Hermann Steller, Ph.D.
Cell death plays an important role in sculpting a developing organism, and in eliminating unwanted and potentially dangerous cells throughout life. Likewise, the degradation of proteins by the ubiquitin-proteasome pathway is required for both protein quality control and the regulation of myriad cellular processes. Steller studies the role of these pathways in normal development and diseases, including age-related neuronal degeneration and cancer.
Central to both development and tissue homeostasis, apoptosis is intimately associated with a variety of human diseases including cancer, autoimmunity, AIDS, neurodegenerative disorders, and liver diseases. This makes cell death proteins promising drug targets. Using both Drosophila melanogaster and mice as model organisms, Steller’s lab investigates the molecular mechanisms that govern the decision between cell death and survival.
Apoptosis has been conserved throughout evolution, from worms to insects to humans. Steller’s team discovered and characterized a family of proteins that act as integrators of many different signaling pathways to ensure that the death program is activated. Reaper, Hid, and Grim activate apoptosis by binding to and inactivating inhibitor of apoptosis (IAP) proteins, which in turn directly inhibit caspases, the key executioners of apoptosis. A conserved IAP-binding motif originally discovered in these proteins has provided the basis for a novel class of cancer therapeutics currently in clinical trials.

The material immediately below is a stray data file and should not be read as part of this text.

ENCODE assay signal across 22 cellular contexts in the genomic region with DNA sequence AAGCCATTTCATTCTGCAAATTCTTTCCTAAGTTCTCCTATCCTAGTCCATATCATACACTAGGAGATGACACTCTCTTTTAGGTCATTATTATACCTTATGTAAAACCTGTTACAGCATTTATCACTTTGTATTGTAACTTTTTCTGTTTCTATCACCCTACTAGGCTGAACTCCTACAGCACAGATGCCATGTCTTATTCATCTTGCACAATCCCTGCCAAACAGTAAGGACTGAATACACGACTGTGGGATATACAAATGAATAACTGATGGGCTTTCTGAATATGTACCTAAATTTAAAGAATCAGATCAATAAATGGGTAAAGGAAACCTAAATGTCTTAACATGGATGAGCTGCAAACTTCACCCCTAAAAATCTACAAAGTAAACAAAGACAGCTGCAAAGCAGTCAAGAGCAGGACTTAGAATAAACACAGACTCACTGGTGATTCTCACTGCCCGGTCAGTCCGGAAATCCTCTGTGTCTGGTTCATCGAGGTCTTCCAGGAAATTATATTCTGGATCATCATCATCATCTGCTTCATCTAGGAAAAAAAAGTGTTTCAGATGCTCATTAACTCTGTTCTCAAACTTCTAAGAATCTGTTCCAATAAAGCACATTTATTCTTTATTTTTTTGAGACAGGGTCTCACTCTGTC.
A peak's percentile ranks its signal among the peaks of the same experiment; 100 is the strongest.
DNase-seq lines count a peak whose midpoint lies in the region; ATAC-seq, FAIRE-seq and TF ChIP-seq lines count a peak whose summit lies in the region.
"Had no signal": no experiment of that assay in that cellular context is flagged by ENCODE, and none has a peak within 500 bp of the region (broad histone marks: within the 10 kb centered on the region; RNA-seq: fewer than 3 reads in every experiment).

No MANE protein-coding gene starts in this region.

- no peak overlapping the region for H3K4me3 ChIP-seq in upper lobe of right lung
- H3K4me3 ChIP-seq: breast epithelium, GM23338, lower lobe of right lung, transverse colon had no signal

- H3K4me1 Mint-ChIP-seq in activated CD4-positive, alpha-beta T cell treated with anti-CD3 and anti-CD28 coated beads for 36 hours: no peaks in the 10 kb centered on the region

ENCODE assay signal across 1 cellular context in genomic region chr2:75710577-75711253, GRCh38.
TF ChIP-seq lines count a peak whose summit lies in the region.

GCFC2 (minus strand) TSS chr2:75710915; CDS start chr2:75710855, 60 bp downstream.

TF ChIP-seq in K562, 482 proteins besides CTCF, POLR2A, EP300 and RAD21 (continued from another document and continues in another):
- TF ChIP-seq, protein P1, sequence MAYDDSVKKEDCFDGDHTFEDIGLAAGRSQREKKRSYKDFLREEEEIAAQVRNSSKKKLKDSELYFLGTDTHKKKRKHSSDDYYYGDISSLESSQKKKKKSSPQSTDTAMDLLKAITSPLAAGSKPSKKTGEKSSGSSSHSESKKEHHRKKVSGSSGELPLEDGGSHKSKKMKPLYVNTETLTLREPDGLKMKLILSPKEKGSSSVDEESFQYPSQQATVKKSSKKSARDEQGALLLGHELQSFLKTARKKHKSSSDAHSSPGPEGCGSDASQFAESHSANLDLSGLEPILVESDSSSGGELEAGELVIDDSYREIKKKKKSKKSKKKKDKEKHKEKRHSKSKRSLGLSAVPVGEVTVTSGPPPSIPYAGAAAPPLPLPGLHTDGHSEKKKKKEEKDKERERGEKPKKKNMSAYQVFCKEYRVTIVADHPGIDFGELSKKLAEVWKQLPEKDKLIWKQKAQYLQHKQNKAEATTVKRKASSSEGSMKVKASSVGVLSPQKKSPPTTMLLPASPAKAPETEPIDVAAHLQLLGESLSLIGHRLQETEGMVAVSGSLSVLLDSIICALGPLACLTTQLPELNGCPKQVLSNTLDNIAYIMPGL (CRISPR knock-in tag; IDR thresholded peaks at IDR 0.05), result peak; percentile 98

Many organs and tissues can repair wounds and regenerate cells lost upon injury. Steller discovered that cells undergoing apoptosis in response to stress or injury can stimulate their own replacement by secreting mitogens to induce proliferation of adjacent progenitor cells. These mitogen pathways have been highly conserved throughout evolution, and similar phenomena have been observed in mammals with profound implications for cancer therapy, stem cell biology, and regenerative medicine.
The cell death machinery can also serve nonlethal functions for cellular remodeling in Drosophila and mammals. Steller’s work initially revealed the importance of this process for the generation of mature sperm. Subsequently, similar mechanisms were shown to operate during nervous system development. Steller defined the role of enzymes that control protein degradation by the apoptosis machinery, and his work has revealed that two major proteolytic systems, caspases and proteasomes, are coordinated to achieve “controlled demolition” of unwanted cellular structures. These findings are relevant for human diseases, including cancer.
More recently, work in Steller’s lab has focused on the mechanisms by which cells degrade unwanted or toxic proteins. Many neurodegenerative diseases—including Alzheimer’s, Parkinson’s, Huntington’s, amytrophic lateral sclerosis (ALS), and retinitis pigmentosa—are defined by the accumulation of abnormal protein aggregates. Steller and his colleagues discovered a potential common root cause for these aggregates. They elucidated the mechanism for fast transport of proteasomes between the neuronal cell body and synapses and found that this process is critical for neuronal function. If proteasome transport is impaired, proteins tagged for degradation at the synapse escape local destruction and form aggregates. This work suggests that stimulating protein transport between the soma and synapses may represent a new treatment strategy for age-related neurodegenerative diseases, and a major new focus in the lab is to develop neuro-protective therapeutics.
Steller is a faculty member in the David Rockefeller Graduate Program, and the Tri-Institutional M.D.-Ph.D. Program.